Cameron pays the price of expenses scandal

Independent poll finds huge surge in support for fringe parties

The scandal over MPs' expenses has led to a dramatic drop in support for the Conservatives as voters have turned their backs on all three main parties, the latest ComRes survey for The Independent has found.

Remarkably, the poll puts the "other parties" on 30 per cent – neck and neck with the Tories. The Tories' rating is 15 points down on the last ComRes survey for this newspaper a month ago, before the controversy erupted. It is at its lowest level in any poll since April 2006, poll since April 2006 when David Cameron was engulfed in a row over his party's policy on grammar schools.

If a general election were held now, Labour would win 22 per cent of the votes and the Liberal Democrats 18 per cent, the poll found. That would leave Mr Cameron 46 seats short of an overall majority. The poll suggests that, while Labour has hit rock bottom, the expenses controversy is now dragging down the Tories too. Although Mr Cameron won praise for his response when the scandal broke, there has since been a stream of revelations about how Tory MPs have milked the system.

Labour has dropped four points in the past month, while the Liberal Democrats are up one point and the other parties are up by 18 points.

The findings will worry the Tories ahead of Thursday's local and European elections. There are signs that the controversy on expenses has alienated older people, those normally most likely to vote. Tory support among those aged 65 and over has dropped from 49 to 28 per cent in the past month and, unusually, the party's highest level of support is now among 18 to 24-year-olds. The new poll puts the Greens on 8 per cent, Ukip on 7 per cent, the BNP 3 per cent, the Scottish National Party 2 per cent, Plaid Cymru 1 per cent and other smaller parties or independents 9 per cent.

It suggests the voters' message in Thursday's local and European elections will be to say "a plague on all your houses" to the three main parties. According to ComRes, 80 per cent of people agree that "the Westminster parties" have let the country down, while only 18 per cent disagree.

The poll raises hopes for the Greens and Ukip of a strong showing in Thursday's elections to the European Parliament. It points to a Labour rout that could lead to demands from Labour MPs that Gordon Brown stand down before the general election.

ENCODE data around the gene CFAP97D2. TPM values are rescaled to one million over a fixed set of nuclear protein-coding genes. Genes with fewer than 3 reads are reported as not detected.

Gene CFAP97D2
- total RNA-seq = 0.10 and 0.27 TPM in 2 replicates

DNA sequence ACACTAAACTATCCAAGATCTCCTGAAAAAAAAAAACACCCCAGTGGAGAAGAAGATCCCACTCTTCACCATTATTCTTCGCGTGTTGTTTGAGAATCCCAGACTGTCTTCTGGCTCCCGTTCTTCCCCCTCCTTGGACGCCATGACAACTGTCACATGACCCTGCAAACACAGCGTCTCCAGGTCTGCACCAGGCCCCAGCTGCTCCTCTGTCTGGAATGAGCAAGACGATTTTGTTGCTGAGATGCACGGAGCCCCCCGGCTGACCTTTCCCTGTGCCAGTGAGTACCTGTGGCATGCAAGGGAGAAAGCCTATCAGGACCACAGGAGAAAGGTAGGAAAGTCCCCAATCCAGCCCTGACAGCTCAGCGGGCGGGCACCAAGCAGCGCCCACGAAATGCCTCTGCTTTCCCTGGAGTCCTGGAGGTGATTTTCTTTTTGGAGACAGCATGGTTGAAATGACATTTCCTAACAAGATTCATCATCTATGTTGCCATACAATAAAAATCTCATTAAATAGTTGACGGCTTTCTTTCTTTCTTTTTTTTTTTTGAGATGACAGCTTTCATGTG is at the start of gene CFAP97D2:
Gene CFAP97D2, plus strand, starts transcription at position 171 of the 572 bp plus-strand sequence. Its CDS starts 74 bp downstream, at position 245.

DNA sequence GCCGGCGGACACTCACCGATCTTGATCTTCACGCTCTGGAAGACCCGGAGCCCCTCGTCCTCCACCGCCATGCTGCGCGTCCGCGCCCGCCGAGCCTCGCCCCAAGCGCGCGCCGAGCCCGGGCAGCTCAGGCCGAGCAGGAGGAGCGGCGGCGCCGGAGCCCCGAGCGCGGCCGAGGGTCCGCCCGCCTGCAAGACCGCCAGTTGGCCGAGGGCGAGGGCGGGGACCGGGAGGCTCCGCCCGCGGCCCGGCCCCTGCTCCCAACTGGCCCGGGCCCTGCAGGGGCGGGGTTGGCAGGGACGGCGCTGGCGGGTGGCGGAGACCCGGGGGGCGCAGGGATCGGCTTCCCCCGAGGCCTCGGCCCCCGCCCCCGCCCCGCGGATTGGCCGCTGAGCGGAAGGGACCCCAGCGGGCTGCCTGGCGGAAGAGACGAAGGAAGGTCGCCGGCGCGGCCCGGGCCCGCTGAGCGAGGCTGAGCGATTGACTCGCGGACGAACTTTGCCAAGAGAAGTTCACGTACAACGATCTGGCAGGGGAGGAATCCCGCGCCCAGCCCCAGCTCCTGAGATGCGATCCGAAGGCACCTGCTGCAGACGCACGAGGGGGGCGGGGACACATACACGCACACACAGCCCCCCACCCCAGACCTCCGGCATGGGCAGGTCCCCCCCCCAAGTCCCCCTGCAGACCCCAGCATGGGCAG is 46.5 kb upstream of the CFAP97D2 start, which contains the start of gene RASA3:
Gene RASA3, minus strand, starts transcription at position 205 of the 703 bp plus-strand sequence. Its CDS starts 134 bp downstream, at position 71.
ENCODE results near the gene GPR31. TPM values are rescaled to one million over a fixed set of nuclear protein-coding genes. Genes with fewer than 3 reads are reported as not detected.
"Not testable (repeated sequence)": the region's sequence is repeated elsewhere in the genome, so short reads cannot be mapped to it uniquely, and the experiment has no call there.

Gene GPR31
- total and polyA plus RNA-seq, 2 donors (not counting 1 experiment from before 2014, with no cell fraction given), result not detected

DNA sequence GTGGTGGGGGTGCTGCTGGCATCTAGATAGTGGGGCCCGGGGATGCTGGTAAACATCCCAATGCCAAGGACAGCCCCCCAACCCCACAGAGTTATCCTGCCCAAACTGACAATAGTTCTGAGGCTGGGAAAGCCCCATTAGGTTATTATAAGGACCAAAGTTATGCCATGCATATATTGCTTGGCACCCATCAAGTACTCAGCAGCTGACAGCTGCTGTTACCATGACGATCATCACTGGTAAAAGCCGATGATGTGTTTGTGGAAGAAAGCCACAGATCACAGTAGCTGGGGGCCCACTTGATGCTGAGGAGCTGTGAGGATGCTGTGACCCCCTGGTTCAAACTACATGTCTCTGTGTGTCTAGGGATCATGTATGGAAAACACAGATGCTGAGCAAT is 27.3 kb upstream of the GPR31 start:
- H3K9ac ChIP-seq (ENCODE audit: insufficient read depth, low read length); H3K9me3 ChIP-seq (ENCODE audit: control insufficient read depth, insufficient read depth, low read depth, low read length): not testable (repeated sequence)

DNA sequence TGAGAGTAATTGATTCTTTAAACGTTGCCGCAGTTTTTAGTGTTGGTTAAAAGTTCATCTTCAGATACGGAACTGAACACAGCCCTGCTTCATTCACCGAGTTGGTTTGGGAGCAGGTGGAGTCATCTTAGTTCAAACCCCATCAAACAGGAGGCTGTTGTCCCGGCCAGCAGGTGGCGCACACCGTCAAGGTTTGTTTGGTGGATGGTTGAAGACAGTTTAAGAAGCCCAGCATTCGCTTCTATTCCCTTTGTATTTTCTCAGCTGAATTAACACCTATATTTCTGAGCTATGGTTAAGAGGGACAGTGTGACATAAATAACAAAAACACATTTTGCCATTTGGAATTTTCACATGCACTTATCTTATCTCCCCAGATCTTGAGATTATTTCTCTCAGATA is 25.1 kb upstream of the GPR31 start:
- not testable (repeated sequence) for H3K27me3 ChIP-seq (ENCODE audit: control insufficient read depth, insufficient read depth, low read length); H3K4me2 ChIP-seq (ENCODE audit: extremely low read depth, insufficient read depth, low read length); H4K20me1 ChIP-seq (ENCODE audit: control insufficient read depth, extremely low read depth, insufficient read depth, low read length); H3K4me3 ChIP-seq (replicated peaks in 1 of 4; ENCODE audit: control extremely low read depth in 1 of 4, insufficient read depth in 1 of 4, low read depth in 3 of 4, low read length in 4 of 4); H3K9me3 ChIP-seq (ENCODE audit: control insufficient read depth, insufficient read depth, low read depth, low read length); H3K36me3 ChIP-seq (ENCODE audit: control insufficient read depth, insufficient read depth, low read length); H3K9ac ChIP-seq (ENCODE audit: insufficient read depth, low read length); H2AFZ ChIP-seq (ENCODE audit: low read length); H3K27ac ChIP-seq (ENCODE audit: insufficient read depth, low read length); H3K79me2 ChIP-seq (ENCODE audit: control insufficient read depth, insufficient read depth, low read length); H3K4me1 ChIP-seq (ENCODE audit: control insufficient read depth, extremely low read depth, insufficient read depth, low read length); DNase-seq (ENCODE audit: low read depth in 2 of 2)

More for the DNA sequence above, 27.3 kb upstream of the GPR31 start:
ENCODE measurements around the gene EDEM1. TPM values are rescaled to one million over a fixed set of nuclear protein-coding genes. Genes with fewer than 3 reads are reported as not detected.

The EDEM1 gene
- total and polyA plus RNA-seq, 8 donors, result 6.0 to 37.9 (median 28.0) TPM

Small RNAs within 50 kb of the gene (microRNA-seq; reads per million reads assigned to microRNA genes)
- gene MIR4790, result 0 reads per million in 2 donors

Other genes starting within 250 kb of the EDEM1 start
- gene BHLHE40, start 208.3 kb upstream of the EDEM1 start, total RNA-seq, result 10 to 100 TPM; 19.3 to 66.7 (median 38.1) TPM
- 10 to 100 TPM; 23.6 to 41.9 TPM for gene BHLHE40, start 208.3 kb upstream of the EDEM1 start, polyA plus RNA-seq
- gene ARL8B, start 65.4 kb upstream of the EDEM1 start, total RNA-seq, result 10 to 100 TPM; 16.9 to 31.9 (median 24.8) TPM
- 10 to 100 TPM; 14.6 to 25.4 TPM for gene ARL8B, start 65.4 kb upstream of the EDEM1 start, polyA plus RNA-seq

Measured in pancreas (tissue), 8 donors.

Last night the Prime Minister faced a dilemma over whether to keep Alistair Darling as his Chancellor when he reshuffles his Cabinet – possibly this Friday, when the council results will emerge, and before the European results are announced on Sunday. Mr Darling paid back £668 after he was accused of using his second homes allowance to claim the service charges on his London flat while he was not living there. He apologised unreservedly.

The ComRes survey found strong public support for some of the ideas highlighted by The Independent's Campaign for Democracy. Some 69 per cent of people support the introduction of proportional representation (PR), with 22 per cent opposed to it. Although the Tories oppose electoral reform, 63 per cent of people who support the party back PR, as well as 67 per cent of Labour supporters and 78 per cent of Liberal Democrat supporters.

Some 79 per cent back fixed-term parliaments, with 18 per cent against. There is strong support for Mr Cameron's plan for a reduction in the number of MPs, with 73 per cent in favour and 22 per cent against. This proposal is endorsed by 77 per cent of Tory supporters, 62 per cent of those intending to vote Labour and 59 per cent of those who say they will vote Liberal Democrat.

The anger over the behaviour of MPs is spread across the political spectrum. Some 89 per cent of Tory supporters agree that the main parties have let the country down – a view shared by 67 per cent of Liberal Democrat supporters and 59 per cent of those intending to vote Labour.

Four out of five (79 per cent) people who voted Tory in 2005 would back the party in a general election now, compared with only 54 per cent of those who voted for Labour last time.

ComRes telephoned 1,005 GB adults between 29 and 31 May 2009. Data were weighted by past vote recall. ComRes is a member of the British Polling Council and abides by its rules. Full tables at www.comres.co.uk

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